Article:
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Acabo de leer el post de Rafael Dumett (“El día en que triunfó la rebelión de Túpac Amaru II”) sobre dos textos míos y estoy muy agradecido por la buena lectura y los comentarios lúcidos del escritor. Dumett comenta mi reciente libro, The Tupac Amaru Rebellion, como el artículo “Un Inca en Sacsayhuamán. Si Si Túpac Amaru hubiese tomado Cuzco (1780-1781)” que apareció en Contra-historia del Perú. Ensayos de historia política (2012). En su post, Dumett subraya algunas de las dudas mayores alrededor del levantamiento, sobre todo en los momentos cruciales en que una decisión distinta pudo haber cambiado la historia de la Gran Rebelión y, tal vez, la del Perú mismo. Comenta en primer lugar la demora en sitiar el Cusco. Yo, al igual que muchos otros historiadores, me pregunto ¿por qué la victoria en Sangarará (noviembre) no fue seguida con un ataque al Cusco en vez de ir al sur y atacar recién al final del año? Para muchos, esta decisión terminó por condenar a la rebelión, facilitando la captura de José Gabriel Condorcanqui y Micaela Bastidas meses después.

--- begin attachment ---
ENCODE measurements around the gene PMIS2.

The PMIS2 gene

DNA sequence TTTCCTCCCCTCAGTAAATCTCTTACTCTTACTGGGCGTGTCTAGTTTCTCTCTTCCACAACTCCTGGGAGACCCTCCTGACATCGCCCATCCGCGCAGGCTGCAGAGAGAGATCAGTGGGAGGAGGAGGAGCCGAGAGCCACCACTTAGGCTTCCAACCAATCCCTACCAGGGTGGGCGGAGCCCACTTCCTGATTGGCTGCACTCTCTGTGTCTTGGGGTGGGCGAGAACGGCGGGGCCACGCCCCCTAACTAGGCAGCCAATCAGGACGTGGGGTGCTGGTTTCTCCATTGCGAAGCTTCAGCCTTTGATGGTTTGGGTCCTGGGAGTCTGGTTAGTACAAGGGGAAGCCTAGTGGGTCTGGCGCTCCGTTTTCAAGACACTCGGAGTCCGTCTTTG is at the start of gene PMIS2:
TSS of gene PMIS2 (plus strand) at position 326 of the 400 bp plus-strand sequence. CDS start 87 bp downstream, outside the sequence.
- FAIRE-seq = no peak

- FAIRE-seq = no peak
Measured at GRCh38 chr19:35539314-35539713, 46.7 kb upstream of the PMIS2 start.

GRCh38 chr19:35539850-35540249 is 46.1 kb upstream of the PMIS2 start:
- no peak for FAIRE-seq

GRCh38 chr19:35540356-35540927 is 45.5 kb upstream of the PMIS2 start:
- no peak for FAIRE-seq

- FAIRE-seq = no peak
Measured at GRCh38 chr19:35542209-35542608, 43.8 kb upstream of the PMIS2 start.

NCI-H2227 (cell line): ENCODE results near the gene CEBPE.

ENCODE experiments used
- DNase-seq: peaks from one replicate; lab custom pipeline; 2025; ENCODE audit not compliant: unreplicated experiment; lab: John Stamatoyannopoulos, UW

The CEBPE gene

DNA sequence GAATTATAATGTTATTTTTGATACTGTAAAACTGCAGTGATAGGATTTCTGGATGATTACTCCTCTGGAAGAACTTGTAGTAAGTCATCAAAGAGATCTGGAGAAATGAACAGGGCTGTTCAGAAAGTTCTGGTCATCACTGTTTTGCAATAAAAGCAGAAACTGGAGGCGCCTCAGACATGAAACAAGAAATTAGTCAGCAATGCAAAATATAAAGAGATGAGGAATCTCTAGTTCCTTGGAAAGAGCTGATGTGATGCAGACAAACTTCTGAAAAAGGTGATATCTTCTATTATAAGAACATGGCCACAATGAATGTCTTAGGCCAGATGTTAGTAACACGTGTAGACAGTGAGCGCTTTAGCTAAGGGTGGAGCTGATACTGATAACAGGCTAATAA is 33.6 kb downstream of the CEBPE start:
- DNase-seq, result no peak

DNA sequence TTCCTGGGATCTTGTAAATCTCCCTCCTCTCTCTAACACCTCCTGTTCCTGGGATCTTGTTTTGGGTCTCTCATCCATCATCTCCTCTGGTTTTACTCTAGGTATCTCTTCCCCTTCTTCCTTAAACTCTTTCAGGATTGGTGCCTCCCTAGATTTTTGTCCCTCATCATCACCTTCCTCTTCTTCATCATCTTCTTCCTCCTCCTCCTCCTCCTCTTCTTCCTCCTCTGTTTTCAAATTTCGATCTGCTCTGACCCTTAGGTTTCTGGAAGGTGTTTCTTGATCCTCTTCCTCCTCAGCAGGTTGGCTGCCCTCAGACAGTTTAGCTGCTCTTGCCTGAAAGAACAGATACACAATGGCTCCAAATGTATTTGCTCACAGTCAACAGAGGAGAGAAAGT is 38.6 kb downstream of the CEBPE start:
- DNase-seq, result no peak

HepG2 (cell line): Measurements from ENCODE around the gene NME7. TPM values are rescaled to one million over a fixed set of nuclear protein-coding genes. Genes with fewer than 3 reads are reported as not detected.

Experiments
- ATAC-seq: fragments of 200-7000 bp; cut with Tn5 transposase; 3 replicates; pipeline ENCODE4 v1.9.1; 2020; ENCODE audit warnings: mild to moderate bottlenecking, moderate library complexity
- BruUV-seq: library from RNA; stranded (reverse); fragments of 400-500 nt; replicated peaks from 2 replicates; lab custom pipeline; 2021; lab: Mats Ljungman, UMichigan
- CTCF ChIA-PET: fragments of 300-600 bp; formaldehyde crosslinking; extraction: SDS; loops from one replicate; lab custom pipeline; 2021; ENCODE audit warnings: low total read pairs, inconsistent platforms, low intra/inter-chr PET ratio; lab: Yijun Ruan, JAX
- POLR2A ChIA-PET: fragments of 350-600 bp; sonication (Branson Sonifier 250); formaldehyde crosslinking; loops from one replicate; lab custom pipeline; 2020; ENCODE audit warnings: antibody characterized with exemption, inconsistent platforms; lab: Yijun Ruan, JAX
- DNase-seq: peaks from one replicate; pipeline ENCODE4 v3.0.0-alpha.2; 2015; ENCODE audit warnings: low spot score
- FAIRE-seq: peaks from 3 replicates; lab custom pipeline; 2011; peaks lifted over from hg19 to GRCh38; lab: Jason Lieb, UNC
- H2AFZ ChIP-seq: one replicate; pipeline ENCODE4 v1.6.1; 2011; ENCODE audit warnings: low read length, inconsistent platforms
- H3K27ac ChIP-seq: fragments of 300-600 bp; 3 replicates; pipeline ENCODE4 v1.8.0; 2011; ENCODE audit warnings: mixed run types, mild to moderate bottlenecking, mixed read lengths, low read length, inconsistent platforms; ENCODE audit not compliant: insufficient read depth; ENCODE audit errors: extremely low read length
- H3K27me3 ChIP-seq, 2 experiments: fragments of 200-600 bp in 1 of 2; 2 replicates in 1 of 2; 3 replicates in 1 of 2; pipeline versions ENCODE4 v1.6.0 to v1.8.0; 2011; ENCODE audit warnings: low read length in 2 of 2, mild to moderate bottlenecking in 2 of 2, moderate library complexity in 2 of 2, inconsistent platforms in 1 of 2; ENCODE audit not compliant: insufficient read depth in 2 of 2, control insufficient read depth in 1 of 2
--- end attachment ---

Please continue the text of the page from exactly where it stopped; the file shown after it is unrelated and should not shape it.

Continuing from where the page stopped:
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Tupac Amaru in City Lights Books (San Francisco, 06/23)

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I must admit that I’m particularly excited about the presentation at City Lights. As a kid growing up in Santa Cruz county, a mediocre student but a voracious reader, I would visit the store to feel like a Beat poet. I had read Jack Kerouac’s On The Road more than once and hoped to run into Lawrence Ferlinghetti or Allen Ginsberg.